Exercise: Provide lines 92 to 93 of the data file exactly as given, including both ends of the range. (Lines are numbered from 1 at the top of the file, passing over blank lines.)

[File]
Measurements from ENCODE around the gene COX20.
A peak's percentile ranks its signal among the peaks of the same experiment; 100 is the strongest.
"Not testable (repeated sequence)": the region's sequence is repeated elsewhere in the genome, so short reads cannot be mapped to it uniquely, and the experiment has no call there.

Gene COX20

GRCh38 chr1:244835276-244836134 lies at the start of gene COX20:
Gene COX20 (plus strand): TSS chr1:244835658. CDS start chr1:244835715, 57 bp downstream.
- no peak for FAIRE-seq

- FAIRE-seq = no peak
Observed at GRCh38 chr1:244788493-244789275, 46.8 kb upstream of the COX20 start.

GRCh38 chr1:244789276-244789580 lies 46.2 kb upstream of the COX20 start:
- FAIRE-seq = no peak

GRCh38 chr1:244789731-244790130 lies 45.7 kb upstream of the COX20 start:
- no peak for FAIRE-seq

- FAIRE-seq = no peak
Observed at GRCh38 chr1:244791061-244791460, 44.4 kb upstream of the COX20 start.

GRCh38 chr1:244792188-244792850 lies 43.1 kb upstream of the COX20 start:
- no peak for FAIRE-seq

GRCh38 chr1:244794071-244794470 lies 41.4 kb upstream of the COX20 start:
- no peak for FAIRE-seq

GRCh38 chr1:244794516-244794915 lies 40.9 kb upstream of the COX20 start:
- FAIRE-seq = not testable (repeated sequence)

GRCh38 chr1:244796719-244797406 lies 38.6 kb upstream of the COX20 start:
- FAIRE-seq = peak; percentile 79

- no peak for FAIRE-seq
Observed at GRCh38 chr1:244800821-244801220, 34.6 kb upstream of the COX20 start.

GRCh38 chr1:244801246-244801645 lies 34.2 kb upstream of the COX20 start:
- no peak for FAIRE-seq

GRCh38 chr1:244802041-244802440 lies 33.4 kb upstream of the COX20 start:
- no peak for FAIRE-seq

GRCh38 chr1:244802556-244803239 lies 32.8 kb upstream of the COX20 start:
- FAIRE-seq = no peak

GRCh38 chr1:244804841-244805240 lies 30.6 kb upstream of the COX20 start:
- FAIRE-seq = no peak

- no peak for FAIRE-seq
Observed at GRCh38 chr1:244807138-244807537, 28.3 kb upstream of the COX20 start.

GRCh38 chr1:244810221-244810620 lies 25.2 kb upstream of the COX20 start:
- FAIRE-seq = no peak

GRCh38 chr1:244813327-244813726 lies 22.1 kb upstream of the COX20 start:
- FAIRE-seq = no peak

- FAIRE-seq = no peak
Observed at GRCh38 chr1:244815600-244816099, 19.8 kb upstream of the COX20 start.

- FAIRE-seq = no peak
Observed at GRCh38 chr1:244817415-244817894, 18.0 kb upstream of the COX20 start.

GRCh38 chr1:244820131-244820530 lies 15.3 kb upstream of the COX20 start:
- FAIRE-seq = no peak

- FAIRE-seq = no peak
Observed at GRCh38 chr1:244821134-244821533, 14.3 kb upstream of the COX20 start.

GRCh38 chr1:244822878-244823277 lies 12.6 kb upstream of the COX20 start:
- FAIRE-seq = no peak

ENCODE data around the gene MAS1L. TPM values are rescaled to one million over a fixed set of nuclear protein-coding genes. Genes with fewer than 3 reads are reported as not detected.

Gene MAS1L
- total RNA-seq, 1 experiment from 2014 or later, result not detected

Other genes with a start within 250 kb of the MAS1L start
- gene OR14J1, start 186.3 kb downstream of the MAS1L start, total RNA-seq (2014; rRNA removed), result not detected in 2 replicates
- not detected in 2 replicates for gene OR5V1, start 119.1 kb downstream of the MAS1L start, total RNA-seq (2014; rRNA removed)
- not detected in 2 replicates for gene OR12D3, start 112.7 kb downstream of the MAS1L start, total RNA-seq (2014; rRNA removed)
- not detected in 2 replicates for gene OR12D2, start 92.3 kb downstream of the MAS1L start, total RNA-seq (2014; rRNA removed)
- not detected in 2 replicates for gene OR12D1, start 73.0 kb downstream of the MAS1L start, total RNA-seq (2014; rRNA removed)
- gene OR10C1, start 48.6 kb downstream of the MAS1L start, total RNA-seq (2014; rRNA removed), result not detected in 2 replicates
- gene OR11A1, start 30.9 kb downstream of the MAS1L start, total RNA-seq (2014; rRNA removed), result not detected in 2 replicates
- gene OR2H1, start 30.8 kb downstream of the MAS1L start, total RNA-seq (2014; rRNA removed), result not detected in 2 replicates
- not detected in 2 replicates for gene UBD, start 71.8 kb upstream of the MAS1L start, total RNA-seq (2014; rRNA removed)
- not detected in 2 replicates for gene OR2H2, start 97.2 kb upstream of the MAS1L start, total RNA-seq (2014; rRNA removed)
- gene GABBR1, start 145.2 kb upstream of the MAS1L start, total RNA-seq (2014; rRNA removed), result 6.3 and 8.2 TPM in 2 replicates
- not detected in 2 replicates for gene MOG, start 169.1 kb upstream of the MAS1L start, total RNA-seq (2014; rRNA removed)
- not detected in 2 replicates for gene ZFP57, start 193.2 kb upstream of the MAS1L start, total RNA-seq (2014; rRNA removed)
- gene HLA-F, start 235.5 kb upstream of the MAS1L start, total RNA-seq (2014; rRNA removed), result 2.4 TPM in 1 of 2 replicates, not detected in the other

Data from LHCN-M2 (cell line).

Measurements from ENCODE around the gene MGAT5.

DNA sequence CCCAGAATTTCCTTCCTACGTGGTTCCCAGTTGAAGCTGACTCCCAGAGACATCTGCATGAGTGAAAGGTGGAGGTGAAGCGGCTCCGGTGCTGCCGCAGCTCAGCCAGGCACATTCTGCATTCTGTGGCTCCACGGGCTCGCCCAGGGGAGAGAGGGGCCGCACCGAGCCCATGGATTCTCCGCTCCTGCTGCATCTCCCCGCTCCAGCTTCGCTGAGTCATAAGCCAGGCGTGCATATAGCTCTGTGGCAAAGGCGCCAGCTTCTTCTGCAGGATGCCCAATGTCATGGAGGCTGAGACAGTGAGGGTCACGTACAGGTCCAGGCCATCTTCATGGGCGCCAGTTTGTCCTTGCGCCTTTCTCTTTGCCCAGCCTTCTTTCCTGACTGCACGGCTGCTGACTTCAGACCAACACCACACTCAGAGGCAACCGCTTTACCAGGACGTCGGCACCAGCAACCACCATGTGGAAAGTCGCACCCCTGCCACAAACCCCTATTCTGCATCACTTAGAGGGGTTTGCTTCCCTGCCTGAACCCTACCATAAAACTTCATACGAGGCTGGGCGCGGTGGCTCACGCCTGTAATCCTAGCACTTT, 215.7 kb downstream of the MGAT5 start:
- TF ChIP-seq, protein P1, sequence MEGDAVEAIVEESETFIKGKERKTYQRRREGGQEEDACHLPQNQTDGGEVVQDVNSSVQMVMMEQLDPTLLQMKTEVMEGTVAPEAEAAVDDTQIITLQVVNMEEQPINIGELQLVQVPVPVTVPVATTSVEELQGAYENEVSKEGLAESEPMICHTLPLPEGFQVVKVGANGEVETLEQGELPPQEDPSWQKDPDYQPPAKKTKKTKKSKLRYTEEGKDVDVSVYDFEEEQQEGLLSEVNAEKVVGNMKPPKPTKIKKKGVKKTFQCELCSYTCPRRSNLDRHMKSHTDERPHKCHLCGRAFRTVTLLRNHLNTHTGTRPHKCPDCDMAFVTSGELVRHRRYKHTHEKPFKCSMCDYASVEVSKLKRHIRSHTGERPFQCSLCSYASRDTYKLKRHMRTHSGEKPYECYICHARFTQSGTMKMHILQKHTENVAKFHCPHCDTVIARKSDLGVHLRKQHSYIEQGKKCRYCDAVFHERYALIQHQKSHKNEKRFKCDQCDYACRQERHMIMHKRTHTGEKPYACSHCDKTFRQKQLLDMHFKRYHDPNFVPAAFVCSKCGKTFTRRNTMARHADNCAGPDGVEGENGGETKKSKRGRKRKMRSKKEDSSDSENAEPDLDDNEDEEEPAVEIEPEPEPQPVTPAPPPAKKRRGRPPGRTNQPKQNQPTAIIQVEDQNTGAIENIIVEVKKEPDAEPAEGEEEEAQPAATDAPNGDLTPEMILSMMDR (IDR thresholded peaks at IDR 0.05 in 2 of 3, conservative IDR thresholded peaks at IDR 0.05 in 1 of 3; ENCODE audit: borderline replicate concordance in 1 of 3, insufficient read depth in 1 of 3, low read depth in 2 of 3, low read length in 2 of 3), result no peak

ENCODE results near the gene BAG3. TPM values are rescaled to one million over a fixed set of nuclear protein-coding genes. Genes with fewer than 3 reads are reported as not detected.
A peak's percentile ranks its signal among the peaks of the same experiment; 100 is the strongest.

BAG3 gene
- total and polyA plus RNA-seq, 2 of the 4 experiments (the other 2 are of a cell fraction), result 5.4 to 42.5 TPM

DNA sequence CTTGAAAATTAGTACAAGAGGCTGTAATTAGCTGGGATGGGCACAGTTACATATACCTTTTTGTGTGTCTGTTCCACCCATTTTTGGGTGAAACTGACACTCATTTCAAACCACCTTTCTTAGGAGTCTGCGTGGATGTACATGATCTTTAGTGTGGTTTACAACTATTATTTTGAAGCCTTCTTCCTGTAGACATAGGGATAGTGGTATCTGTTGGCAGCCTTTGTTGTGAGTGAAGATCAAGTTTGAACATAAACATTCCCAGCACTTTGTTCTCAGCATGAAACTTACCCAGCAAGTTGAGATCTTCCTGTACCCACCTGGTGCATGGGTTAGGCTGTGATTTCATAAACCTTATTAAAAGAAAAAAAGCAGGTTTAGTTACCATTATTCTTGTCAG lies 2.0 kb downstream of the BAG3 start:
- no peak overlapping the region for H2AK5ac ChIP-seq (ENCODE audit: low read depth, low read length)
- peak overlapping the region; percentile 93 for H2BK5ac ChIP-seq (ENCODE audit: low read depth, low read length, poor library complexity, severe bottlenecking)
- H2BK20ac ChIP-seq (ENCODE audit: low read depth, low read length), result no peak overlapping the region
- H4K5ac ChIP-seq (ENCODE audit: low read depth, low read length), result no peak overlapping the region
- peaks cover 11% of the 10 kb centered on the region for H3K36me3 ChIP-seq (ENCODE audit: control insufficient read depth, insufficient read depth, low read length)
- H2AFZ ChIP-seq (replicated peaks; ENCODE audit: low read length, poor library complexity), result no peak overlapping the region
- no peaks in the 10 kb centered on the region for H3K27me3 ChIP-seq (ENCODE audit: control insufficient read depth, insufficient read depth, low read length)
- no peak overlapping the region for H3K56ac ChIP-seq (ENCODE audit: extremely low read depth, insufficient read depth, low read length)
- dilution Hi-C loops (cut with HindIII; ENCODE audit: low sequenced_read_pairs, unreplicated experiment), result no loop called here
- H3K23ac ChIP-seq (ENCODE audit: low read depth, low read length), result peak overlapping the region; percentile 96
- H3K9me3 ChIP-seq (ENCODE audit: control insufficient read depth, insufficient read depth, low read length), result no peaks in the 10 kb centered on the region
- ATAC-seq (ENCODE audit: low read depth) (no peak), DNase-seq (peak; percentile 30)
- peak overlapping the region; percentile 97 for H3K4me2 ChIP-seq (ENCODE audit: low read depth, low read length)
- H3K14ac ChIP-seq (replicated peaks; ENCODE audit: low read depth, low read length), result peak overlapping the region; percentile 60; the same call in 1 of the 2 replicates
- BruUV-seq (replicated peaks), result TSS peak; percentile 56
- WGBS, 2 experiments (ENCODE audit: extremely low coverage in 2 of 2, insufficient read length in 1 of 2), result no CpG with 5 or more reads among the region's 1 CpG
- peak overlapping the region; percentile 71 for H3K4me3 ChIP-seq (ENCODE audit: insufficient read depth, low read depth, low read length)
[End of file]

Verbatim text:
- WGBS, 2 experiments (ENCODE audit: extremely low coverage in 2 of 2, insufficient read length in 1 of 2), result no CpG with 5 or more reads among the region's 1 CpG
- peak overlapping the region; percentile 71 for H3K4me3 ChIP-seq (ENCODE audit: insufficient read depth, low read depth, low read length)